Investors ignoring other EV frontrunners

Tesla’s dominance in the electric vehicles market has “vanished” as established automakers jump on the EV trend, according to Antipodes.

Andy Gibson, senior investment analyst at Antipodes, said while Tesla held the dominant market share for several years since launching its first car in 2008, established rivals were now jumping into the space.

However, investors were fixated on the growth of Tesla, which had risen by over 1,000% in five years, at the expense of other manufacturers.

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In a webcast, he said: “Over the next few years, the industry dynamics will look very different. Volkswagen is at the forefront, this competition is coming from companies who have a long history of producing great cars. VW have more than 70 EV launches planned over the next decade.

“They may have been slower to come to market but these companies weren’t asleep at the wheel.

“Tesla no longer has that first mover advantage, it has arguably vanished.”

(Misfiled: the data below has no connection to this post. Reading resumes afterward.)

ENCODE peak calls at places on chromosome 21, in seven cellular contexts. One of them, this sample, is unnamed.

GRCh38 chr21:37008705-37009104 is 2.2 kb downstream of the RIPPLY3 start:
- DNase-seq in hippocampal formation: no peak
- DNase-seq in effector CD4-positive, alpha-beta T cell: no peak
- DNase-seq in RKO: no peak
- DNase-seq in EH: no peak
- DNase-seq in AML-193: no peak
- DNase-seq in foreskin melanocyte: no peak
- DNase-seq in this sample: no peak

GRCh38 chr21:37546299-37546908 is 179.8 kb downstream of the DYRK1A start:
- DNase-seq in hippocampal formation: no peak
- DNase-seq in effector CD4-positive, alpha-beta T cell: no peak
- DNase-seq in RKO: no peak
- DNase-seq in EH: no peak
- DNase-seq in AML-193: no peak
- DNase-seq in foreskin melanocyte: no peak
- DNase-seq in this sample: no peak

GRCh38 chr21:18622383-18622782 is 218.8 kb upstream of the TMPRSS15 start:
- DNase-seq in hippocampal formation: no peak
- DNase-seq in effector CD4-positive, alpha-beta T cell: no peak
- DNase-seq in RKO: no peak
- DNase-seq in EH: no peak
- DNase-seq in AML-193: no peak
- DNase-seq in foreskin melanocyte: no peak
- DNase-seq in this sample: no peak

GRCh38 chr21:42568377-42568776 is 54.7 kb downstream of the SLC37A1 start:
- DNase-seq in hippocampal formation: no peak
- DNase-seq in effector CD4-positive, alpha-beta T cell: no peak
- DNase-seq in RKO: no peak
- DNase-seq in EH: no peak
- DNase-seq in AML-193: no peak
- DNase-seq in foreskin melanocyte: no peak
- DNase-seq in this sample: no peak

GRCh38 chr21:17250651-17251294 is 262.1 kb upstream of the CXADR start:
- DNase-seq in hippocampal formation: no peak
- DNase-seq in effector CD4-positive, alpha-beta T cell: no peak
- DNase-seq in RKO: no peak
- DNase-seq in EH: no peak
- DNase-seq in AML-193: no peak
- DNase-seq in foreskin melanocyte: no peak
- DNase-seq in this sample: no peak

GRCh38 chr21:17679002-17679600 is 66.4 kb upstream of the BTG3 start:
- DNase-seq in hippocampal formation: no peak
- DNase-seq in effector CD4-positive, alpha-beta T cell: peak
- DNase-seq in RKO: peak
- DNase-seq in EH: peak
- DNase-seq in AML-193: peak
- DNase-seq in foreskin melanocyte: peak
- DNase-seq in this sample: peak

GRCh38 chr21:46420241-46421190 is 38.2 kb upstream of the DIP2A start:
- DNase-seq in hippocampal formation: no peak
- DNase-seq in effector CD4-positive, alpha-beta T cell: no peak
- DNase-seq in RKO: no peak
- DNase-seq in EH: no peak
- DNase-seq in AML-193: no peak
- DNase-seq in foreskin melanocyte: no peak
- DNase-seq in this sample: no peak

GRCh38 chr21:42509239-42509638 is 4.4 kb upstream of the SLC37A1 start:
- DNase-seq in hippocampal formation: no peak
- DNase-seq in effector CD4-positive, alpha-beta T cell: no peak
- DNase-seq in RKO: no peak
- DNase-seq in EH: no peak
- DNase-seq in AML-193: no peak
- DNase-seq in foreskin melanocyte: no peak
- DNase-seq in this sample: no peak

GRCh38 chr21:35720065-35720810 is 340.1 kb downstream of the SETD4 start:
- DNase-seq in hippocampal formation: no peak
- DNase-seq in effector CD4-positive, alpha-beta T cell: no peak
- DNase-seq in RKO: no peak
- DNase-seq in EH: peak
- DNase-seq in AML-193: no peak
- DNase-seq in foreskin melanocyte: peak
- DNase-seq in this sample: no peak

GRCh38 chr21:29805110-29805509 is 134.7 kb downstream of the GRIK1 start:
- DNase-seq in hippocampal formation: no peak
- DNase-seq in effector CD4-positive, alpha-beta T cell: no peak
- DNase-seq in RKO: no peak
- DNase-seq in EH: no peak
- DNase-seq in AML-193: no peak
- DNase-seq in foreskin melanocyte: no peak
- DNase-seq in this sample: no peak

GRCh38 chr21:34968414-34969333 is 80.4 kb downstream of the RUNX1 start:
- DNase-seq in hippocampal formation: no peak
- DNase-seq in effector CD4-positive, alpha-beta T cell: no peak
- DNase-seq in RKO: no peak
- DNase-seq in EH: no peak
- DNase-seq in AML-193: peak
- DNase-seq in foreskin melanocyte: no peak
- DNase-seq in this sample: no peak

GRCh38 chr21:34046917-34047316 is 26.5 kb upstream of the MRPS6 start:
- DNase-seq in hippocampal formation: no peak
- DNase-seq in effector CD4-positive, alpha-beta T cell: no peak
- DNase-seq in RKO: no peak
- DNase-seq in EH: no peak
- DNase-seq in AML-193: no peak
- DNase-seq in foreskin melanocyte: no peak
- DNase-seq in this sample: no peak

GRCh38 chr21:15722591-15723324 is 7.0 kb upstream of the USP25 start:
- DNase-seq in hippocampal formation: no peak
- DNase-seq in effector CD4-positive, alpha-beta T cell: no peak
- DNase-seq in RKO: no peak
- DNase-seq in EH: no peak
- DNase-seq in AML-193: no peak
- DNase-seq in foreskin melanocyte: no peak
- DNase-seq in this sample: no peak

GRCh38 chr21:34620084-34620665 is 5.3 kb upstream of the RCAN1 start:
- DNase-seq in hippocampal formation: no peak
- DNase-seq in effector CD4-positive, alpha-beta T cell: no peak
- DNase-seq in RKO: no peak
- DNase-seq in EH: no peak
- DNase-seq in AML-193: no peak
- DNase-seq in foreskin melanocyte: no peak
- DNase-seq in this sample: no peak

Other companies entering the market included General Motors, Volvo and Toyota.

He said the VW group, which included brands Skoda, Porsche and Audi, made the decision to move into the EV space after the diesel emission scandal in 2015 which saw the company fined for cheating emission tests in the US on diesel cars.

“This dented VW’s brand image and was a seismic event so VW aggressively committed to EVs to clean up its reputation, more so than any other auto company. They are already one of the world’s largest carmakers and could have 20% of the EV market in the future,” he said.

VW sold 230,000 last year and Antipodes said it expected would climb to 600,000 this year while Tesla was expected to sell around 800,000.

Shares in Tesla had risen 1,200% over the past five years compared to 114% by VW.

“The Tesla valuation is about $630 billion whereas VW is $150 billion, they will sell more in the next few years and it’s hard to see how that doesn’t represent a great opportunity at current valuation levels.

“The EV race is one in which the spectators are fixated on the current frontrunner while ignoring the giant emerging from the pack.”

Tesla was held by funds such as Hyperion Global Growth Companies, Vanguard Index International Shares and BetaShares Nasdaq 100 ETF.

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